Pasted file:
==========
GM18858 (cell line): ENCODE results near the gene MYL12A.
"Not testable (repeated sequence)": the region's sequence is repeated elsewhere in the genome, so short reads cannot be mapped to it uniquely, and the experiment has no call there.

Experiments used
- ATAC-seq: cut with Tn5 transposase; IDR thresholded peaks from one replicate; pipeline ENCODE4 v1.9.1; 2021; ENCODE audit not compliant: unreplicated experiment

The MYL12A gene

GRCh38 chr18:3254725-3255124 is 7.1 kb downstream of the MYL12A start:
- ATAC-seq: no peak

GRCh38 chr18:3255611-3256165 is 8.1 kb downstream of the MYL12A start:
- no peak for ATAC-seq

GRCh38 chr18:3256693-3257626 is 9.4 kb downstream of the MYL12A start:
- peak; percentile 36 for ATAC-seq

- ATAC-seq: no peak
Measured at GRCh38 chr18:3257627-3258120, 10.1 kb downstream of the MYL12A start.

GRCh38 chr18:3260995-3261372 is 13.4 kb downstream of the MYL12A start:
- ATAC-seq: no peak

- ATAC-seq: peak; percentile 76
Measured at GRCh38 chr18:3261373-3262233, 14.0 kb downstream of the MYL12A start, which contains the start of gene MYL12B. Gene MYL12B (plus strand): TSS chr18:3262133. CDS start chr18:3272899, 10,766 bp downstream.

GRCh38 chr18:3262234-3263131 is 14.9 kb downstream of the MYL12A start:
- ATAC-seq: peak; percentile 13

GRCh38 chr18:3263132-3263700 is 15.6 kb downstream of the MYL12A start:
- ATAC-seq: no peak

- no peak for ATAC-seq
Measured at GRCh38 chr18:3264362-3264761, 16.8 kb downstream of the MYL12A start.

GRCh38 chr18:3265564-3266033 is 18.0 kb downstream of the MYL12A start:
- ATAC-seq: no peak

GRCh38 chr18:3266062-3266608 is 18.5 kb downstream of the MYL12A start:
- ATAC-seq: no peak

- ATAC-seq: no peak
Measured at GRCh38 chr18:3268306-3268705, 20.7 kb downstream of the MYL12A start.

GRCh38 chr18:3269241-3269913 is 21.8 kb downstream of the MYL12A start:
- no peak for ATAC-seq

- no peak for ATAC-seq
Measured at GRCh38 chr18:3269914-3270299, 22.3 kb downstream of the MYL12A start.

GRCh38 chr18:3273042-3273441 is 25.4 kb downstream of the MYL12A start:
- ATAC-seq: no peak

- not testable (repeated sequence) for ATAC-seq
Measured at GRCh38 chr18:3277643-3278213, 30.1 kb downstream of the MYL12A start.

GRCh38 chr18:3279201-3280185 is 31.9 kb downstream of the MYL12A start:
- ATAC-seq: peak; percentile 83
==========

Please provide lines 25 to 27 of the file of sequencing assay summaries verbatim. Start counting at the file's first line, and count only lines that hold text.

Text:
- ATAC-seq: no peak

GRCh38 chr18:3266062-3266608 is 18.5 kb downstream of the MYL12A start:
- ATAC-seq: no peak